Tuesday, August 30, 2011


      Most of the time, when you’re an animal rights advocate, you find yourself feeling very discouraged and helpless. It always seems like there is more work to do but not enough people to do it, and it’s especially hard when you want to help but can’t for whatever reason. In the end, though, there are solutions to many of the problems faced by people in the animal rights movement. Implementing these solutions is the struggle. The reason for the struggle is usually attributed to lack of support from legislators, and too many animal-abusing corporations lobbying and pretty much buying their way into laws that support what they do and disregard the efforts of the good people who are fighting for those who have no voice.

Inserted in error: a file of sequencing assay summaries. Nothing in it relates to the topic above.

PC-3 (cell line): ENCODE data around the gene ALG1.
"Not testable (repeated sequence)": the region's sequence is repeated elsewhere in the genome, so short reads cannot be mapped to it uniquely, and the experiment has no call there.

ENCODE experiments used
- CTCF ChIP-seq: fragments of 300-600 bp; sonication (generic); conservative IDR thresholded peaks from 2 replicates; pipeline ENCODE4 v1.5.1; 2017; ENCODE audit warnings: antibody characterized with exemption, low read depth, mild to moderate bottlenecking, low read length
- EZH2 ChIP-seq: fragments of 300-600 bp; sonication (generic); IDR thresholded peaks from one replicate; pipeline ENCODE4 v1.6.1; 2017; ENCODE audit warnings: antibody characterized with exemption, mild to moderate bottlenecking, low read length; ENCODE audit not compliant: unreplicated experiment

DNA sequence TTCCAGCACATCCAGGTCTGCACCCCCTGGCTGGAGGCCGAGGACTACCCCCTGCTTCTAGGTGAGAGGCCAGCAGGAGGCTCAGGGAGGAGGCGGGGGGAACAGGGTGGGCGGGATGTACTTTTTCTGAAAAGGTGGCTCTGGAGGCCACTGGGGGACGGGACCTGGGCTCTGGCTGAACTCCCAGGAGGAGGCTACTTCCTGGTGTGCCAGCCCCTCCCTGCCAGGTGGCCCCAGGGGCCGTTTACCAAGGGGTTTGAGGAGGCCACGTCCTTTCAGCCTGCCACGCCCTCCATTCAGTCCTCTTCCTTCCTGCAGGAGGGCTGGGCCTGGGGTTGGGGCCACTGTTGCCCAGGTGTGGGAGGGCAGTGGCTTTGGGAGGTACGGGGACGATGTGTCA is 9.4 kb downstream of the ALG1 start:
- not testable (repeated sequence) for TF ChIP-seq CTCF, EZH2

The first step for anyone who cares about animals is pretty obvious, and that is to become vegan, avoiding all or as many animal products as possible. This doesn’t just mean not eating meat and dairy products. Being vegan goes far beyond that, into purchasing goods that were not tested on animals and contain no animal by-products. It’s a lot of hard work, with research and budgeting, at first, to figure out how to replace everything from your kitchen cabinet to your medicine cabinet, but in the end, you know that you’re purchasing products that aren’t just better for the animals, but better for you and the planet on a whole. Yet, there are plenty of people who support animal rights and don’t have the wherewithal to go vegan. I could go into all the excuses I’ve heard, all the misinformation that people have absorbed and taken as gospel. These people may support conservation of certain wild animals, or they may volunteer in an animal shelter, and that’s wonderful, but they could take their activism a giant leap forward by going vegetarian, if not vegan. At that point, in their daily actions, they would be contributing to the lives of all animals, from those that are farmed to those that are affected by the environmental destruction caused by factory farms, to those dogs, cats, primates, etc. that are tested on in research labs, and those animals used for entertainment in circuses, for example. Going vegan is the first step in ending the suffering and exploitation of animals around the globe. Being vegan doesn’t stop at saving some species; it saves all species. A ¼ cup serving of red lentils contains 13 grams of protein. A ½ cup of black beans contains 15% of your DV for iron. Supplements and fortified foods provide Vitamin B12. Pursued correctly, a vegan diet can provide far greater benefits than an omnivorous one. Once we get rid of the misinformation that’s been put out there by the profit-hungry meat and dairy lobbies, more people will see even more reason to go vegan.